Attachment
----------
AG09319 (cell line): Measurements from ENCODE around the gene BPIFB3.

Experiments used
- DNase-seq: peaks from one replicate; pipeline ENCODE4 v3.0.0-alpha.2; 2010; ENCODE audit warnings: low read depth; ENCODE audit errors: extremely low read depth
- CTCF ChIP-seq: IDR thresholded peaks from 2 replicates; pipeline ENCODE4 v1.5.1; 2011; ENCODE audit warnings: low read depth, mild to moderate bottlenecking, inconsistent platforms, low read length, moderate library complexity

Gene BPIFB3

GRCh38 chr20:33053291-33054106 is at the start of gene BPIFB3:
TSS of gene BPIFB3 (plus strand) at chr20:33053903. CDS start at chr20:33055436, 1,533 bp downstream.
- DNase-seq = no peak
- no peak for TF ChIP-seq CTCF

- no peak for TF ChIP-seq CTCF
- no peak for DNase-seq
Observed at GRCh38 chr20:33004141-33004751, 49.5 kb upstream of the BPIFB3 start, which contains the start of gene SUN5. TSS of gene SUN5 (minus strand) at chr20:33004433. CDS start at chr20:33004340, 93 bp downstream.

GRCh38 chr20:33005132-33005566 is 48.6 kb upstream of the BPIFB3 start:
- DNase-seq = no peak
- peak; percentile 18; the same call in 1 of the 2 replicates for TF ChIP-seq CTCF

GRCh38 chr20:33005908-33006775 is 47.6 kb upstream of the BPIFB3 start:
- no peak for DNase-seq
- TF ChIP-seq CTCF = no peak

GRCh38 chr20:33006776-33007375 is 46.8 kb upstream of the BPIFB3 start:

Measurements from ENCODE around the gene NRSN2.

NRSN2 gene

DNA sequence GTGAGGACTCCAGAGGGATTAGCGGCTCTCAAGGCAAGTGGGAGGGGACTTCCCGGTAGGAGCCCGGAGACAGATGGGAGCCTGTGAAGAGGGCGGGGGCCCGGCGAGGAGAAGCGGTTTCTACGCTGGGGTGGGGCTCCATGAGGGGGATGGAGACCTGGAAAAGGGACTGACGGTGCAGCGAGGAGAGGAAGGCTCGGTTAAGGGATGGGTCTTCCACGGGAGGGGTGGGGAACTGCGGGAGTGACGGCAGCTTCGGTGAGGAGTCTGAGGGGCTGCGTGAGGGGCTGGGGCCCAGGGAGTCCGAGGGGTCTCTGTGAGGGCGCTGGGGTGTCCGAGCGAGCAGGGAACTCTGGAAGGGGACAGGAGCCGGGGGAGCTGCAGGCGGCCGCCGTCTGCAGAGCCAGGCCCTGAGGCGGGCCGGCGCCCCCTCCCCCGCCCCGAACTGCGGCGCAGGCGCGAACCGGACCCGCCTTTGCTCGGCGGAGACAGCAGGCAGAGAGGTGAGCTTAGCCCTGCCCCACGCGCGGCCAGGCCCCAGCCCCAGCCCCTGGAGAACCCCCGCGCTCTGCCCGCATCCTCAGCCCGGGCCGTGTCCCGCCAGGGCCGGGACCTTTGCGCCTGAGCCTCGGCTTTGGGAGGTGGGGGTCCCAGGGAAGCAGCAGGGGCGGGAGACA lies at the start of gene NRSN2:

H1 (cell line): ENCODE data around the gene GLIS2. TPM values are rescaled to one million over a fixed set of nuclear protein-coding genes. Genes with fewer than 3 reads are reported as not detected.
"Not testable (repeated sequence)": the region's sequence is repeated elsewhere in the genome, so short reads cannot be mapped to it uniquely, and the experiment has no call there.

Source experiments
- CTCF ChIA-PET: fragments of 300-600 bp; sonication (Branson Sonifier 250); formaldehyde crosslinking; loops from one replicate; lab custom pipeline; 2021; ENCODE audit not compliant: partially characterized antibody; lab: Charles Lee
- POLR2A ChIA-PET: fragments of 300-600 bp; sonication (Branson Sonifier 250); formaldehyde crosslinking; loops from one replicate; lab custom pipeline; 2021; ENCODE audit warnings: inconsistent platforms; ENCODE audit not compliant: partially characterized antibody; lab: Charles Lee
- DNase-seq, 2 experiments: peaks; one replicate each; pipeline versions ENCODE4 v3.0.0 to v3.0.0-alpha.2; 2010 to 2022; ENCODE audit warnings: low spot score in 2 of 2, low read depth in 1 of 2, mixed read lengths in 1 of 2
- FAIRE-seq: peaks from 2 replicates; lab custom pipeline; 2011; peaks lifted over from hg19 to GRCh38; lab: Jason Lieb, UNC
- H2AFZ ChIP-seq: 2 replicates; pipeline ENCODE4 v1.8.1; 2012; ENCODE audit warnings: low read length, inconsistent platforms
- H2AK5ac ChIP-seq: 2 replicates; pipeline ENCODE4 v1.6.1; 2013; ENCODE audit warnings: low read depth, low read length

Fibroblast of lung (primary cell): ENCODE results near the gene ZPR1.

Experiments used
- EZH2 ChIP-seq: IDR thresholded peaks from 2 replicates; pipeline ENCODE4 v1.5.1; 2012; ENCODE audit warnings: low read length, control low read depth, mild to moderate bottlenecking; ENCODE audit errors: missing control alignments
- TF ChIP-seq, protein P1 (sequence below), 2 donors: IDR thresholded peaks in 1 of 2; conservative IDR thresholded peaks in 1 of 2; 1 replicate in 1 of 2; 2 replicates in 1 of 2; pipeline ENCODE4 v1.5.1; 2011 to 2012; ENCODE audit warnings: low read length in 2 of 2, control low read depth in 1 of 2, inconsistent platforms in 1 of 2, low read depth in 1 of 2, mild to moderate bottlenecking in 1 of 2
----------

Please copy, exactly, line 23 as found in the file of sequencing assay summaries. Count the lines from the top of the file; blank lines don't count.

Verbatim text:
H1 (cell line): ENCODE data around the gene GLIS2. TPM values are rescaled to one million over a fixed set of nuclear protein-coding genes. Genes with fewer than 3 reads are reported as not detected.